My sister-in-law is a volunteer in a hospice program in the same town as the regional medical center, and she helped my family understand the need for compassionate care for the dying. Mommie’s illness worsened too quickly for her to make it to the top of the long list of people waiting for hospice care, but the hospital medical team decided that palliative care in her hospital room would be the right thing to do, “while her name is on the hospice waiting list.”
I arrived on the Wednesday afternoon flight to Nashville and began my last journey to all I know as home as the sun was setting. Darkness was filling the open sky covering the long, long stretch of Interstate 65 as we drove north to Kentucky. Mommie was waiting for us. I have heard that the dying do wait for those they love, and this has now happened to me twice. Once, when my mother-in-law Natalie was dying, she, too, waited for us as we drove the eight hours from Kentucky to Orchard Lake, Michigan.
Mommie was so tiny and so frail. Her breathing was labored, but she let us know that she was glad that we had come to be with her. I took the first night vigil, and after two hours of alone time with Mommie, I asked the nurses to call her medical team to begin some medication to decrease her suffering. She had a peaceful night, then a noontime rally the next day with my brothers. They sent us a photo and called us to return to talk to her. The moments of awareness that they had seen did not last long.
The palliative care doctor had made an evaluation the day before, and palliative treatment was begun on the second day we were there, on Thursday afternoon. Just a bit of medicine to take away the anxiety that occurs when there isn’t enough oxygen going to the brain, and a little pain medication to ease the suffering. She had another 24 hours before I began my last vigil with her.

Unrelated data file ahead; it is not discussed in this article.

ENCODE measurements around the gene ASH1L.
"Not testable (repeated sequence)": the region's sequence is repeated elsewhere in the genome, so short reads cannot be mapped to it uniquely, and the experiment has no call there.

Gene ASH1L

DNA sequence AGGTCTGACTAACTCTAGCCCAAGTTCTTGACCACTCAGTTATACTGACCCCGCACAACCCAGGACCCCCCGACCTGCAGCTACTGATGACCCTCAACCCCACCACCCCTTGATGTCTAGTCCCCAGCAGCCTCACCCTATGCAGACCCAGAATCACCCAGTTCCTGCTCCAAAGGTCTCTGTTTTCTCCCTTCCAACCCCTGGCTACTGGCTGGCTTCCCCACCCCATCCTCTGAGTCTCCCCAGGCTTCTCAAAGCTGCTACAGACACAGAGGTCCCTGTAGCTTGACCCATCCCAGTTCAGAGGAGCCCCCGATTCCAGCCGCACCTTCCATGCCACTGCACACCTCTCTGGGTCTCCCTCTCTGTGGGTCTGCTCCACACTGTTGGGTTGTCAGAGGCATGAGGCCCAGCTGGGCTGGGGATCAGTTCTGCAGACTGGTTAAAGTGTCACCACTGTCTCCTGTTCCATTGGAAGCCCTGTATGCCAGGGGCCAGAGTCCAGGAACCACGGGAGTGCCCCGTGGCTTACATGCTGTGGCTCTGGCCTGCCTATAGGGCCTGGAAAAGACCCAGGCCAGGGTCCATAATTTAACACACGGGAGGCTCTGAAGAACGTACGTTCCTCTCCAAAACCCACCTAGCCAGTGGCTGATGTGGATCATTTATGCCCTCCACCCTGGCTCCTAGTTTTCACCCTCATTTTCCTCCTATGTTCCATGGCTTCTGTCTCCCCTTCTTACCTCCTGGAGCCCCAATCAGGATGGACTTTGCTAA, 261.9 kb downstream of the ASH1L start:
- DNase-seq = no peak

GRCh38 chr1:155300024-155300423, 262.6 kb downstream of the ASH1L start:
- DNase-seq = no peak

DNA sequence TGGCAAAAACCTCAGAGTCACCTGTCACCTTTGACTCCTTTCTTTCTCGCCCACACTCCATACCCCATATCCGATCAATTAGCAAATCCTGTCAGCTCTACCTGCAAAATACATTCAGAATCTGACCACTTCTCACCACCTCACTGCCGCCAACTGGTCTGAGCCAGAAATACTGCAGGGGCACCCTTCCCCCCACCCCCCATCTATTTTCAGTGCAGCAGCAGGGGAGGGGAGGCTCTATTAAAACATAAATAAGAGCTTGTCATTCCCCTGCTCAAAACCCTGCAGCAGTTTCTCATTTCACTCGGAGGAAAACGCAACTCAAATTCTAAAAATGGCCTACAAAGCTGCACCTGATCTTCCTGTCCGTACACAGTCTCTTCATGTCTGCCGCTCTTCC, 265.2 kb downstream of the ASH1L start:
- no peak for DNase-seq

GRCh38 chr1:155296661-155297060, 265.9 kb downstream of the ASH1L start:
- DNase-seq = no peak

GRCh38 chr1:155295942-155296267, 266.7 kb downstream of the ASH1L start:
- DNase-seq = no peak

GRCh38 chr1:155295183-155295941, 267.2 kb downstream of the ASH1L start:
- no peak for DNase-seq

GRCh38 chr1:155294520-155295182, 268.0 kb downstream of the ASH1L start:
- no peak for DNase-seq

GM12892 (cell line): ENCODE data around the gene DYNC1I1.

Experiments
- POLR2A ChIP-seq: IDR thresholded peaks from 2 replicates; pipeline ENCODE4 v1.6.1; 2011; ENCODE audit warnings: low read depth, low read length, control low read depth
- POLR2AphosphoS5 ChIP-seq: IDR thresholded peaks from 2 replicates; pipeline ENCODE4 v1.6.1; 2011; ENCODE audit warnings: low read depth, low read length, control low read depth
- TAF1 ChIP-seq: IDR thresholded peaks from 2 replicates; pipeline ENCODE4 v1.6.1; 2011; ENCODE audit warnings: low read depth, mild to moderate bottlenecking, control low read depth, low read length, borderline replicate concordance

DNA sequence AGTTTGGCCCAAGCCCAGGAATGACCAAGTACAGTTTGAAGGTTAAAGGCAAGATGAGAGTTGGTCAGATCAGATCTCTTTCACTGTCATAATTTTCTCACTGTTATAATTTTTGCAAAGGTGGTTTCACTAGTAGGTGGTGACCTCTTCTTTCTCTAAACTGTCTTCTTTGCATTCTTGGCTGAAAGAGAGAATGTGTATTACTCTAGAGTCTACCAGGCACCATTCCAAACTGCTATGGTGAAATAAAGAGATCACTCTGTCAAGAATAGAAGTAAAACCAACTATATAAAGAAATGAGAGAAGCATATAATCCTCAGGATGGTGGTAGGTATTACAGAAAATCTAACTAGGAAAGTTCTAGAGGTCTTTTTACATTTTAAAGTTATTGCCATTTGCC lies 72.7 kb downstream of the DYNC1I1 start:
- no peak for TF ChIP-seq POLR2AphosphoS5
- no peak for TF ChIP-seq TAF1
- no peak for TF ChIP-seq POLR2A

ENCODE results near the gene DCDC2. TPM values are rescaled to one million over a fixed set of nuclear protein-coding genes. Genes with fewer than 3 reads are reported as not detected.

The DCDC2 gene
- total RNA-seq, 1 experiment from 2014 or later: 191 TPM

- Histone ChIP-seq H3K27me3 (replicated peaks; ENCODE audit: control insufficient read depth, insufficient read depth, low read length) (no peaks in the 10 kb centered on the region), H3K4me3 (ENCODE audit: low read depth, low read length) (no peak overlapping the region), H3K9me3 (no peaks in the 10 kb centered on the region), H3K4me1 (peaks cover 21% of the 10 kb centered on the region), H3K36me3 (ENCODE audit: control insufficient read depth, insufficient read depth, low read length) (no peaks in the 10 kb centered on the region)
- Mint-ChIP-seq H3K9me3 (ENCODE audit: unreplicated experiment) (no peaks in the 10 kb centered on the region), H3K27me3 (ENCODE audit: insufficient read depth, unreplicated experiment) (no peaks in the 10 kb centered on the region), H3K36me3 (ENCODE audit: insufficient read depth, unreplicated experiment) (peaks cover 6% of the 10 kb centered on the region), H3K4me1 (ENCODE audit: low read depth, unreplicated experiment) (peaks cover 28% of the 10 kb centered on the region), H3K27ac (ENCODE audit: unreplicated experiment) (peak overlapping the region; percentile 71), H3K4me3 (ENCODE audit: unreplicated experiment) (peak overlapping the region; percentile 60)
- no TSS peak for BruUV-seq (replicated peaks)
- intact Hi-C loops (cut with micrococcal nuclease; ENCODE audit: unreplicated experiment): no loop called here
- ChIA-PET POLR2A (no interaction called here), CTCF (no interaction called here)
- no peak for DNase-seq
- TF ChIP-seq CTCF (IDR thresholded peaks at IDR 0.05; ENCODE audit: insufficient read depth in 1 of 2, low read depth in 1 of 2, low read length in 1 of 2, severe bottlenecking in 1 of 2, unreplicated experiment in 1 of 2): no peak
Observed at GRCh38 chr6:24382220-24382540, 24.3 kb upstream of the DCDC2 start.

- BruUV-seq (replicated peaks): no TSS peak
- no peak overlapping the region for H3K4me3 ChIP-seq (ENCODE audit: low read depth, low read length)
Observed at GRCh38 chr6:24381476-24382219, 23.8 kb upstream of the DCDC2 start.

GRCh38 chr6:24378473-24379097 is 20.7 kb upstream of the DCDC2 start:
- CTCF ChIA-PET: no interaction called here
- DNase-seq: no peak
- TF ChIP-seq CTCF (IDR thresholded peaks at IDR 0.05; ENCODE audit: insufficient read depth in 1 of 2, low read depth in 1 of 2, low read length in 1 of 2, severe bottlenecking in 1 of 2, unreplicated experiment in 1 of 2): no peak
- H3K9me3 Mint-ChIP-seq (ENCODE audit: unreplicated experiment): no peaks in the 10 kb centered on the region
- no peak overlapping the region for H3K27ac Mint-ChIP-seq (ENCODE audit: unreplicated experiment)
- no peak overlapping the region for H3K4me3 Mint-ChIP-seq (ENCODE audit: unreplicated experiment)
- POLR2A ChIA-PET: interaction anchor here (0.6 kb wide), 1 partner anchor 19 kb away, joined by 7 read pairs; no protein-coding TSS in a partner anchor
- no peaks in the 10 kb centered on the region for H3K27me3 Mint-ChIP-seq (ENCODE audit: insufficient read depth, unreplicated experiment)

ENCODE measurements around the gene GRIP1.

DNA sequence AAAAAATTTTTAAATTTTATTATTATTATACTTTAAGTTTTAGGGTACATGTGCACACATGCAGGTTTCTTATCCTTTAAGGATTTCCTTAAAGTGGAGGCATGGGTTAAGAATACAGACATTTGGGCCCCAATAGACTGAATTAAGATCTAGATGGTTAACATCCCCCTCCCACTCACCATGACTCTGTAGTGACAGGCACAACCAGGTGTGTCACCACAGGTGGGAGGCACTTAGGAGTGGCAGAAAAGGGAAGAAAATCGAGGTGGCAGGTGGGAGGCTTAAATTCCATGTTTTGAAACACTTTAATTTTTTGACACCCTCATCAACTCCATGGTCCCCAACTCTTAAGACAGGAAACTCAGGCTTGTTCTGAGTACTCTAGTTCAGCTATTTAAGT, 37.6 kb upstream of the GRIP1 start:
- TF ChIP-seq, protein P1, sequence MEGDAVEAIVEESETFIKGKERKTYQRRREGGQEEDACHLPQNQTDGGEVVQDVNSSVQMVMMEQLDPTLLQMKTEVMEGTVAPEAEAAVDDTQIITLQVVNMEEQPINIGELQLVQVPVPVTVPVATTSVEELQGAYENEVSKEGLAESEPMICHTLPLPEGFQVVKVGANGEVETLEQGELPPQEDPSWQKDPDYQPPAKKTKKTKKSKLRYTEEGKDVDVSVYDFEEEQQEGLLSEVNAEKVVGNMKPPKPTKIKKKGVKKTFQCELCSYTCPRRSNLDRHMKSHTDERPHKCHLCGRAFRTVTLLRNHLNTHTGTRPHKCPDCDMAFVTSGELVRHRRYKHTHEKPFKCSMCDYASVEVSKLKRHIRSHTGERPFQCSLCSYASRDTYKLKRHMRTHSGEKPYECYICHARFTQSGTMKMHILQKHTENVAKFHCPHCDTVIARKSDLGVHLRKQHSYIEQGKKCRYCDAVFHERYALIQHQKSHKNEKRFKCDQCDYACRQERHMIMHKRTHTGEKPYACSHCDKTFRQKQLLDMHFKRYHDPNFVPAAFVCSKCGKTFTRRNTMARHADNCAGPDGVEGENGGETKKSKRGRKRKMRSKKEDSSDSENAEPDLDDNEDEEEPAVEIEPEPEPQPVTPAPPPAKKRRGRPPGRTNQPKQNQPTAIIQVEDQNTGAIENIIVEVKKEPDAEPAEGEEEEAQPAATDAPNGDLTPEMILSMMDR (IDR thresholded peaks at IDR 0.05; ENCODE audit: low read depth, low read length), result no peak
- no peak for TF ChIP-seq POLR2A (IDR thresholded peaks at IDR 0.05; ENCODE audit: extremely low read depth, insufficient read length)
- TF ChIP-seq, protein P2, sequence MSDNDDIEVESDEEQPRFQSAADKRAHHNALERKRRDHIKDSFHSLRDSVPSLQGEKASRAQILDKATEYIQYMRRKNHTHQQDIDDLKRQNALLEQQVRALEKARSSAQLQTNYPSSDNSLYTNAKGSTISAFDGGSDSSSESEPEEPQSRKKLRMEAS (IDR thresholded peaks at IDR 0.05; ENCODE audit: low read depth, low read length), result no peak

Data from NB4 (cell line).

I brought the Episcopal Book of Common Prayer with me for this night. I first read the Evening Prayer service . As the long night progressed, I read the prayer for the sick, then the prayer for the dying. I told her how much we loved her and how she had given her children not only life, but hope that each of us could have a good life. I whispered to her not to linger, because her work here had been done. The nurses and aides who cared for Mommie were constant in their attention and support.
I had promised to call my sisters and brothers, my husband, sons, and stepsons, when Mommie approached death. There are signs that those who have spent time with souls who are leaving recognize. I knew it was time to make those calls around 3:15 in the morning. My husband and three of the four sons who had loved their grandmother came to stand watch. My elder son arrived with his 15-month-old son, Jack, and his wife just as Mommie was leaving us. They did get to say good-by. She had waited for them.
We read the Prayer for the Dead. We kissed her farewell. Mommie had a long life with many chapters. And she had a good death. We should all have this kind of leaving.